We asked industry experts what they would say are the biggest challenges the spa sector is currently facing. Here is what they said.
Daniel Poulin, Corporate Spa & Fitness Manager, North & Central America, AccorHotels
One of my biggest challenges is staying on top of the newest trends. When you work for a large corporation it takes some time to get something going. You come up with something that is innovative today, but it can take a year or more before it gets rolled out, and sometimes you miss the boat because others got to it before you.
I find this very challenging, trying to anticipate the next biggest trend, because you want to be ahead of the curve, ahead of the game. But every time I see something cool that I want to add, I have to ask myself if I can do it in time. It’s easier for those working on a smaller scale, who don’t have as many spas.
Another great challenge is keeping talent, especially when it comes to therapists. We have a lot of beautiful resort hotels that are located in remote areas, and we have a very difficult time recruiting therapists and keeping them.
If it’s very isolated, people may want to go there right after massage school and spend a year or two paying off student loans and having a good time, but then two years later, they’re gone. You spend all this time training them and you’re back to square one, and it’s constant.
We have a permanent posting on the website career page for massage therapists for those resorts. It never comes down because there’s never a time when we’re not going to need them. Even if we’re fully staffed for a month, we know that there will be five people leaving the following month.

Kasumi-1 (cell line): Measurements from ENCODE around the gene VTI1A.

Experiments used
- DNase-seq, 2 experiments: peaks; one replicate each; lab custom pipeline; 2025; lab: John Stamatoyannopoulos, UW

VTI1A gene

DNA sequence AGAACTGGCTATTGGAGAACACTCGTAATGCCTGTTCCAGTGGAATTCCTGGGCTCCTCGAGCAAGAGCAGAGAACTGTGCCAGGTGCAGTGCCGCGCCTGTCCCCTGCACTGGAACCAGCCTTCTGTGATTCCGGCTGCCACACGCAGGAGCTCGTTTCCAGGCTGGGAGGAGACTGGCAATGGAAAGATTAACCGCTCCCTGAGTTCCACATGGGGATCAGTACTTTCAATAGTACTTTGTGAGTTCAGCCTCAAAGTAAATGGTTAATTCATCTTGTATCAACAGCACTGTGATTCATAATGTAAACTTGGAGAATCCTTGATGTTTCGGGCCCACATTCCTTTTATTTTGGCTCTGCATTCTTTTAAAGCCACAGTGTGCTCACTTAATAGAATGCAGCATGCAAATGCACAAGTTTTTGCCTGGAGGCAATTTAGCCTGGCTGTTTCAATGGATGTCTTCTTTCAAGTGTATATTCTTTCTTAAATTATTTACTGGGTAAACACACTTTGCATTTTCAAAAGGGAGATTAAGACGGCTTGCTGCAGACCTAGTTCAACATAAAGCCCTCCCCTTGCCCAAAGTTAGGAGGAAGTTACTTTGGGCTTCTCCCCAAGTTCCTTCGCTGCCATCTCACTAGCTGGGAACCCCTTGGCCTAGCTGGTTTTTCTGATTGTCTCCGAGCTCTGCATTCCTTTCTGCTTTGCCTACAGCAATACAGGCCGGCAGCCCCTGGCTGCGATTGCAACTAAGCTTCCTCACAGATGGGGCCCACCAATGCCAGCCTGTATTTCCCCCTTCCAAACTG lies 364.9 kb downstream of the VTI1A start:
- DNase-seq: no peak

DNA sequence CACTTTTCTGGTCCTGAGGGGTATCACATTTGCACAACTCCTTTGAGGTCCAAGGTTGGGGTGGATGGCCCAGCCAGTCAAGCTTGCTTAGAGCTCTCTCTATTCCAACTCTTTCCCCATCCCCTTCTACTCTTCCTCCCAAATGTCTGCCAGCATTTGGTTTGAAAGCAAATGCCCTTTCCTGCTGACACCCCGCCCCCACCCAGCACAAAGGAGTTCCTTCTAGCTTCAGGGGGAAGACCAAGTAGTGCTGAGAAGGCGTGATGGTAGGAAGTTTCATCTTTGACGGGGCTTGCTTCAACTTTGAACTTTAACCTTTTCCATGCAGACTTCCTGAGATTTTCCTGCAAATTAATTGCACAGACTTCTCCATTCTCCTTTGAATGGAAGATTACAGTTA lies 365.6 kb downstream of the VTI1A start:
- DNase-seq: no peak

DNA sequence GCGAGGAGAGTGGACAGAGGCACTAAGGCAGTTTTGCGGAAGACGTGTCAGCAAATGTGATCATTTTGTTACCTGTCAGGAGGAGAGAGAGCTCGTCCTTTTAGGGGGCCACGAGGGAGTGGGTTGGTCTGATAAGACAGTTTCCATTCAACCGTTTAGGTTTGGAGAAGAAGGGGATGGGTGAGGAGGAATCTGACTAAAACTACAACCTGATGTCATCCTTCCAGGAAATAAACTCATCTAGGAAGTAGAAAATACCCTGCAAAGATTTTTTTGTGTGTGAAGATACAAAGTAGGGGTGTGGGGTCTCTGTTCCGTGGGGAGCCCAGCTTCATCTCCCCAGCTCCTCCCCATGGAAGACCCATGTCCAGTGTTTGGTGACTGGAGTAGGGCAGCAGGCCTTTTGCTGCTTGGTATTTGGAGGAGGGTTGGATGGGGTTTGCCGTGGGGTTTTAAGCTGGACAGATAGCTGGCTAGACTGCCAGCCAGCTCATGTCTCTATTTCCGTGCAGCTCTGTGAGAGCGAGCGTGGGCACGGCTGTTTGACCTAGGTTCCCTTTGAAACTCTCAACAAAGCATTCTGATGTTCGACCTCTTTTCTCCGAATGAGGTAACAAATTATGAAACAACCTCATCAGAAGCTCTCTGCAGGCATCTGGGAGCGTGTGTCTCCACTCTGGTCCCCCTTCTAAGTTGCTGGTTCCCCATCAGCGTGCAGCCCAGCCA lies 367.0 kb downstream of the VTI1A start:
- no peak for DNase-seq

Last summer, I and my spa director traveled around Ontario, Canada, visiting eight massage therapy schools, and we got the feeling that massage therapists don’t see a spa as their best option. They think that they’re going to make a lot more money being independent. The think, “Why would I work for 50 dollars a massage when I could be charging 100 dollars working out of my house?”
We were trying to make them understand that this might seem more financially interesting, but you forget that working for a large company, you have benefits, a pension plan, and paid vacations. You don’t have to find your own clients, or buy your own linen – you don’t have any overhead, so at the end of the day, that 50 dollars becomes a lot more than what you could charge in your basement.
And, OK, if you have student loans to pay, staff accommodations are really, really cheap in remote locations. Go there for a couple of years, get some experience in the luxury environment, pay some of your debts, make some friends, and then decide if the spa business is not for you. If not, you can move on. If it’s for you, then you can go up and up, all the way to becoming a spa director one day. There’s potential to grow. At least we get you for those couple of years. It’s better than not at all.
I think we could find better ways to communicate with students and make them understand that spas are a great employment opportunity.